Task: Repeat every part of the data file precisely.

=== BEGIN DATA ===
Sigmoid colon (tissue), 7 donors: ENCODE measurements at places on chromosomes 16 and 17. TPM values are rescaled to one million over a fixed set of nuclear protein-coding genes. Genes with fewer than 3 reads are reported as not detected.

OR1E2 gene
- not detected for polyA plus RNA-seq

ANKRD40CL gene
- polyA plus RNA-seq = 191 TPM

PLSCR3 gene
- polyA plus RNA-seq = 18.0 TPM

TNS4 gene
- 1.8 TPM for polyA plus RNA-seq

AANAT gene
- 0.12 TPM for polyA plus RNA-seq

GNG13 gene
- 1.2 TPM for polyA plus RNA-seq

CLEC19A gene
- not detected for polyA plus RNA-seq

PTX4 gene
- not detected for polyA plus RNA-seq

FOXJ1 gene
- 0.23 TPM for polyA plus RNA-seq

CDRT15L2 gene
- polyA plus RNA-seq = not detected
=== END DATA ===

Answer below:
Sigmoid colon (tissue), 7 donors: ENCODE measurements at places on chromosomes 16 and 17. TPM values are rescaled to one million over a fixed set of nuclear protein-coding genes. Genes with fewer than 3 reads are reported as not detected.

OR1E2 gene
- not detected for polyA plus RNA-seq

ANKRD40CL gene
- polyA plus RNA-seq = 191 TPM

PLSCR3 gene
- polyA plus RNA-seq = 18.0 TPM

TNS4 gene
- 1.8 TPM for polyA plus RNA-seq

AANAT gene
- 0.12 TPM for polyA plus RNA-seq

GNG13 gene
- 1.2 TPM for polyA plus RNA-seq

CLEC19A gene
- not detected for polyA plus RNA-seq

PTX4 gene
- not detected for polyA plus RNA-seq

FOXJ1 gene
- 0.23 TPM for polyA plus RNA-seq

CDRT15L2 gene
- polyA plus RNA-seq = not detected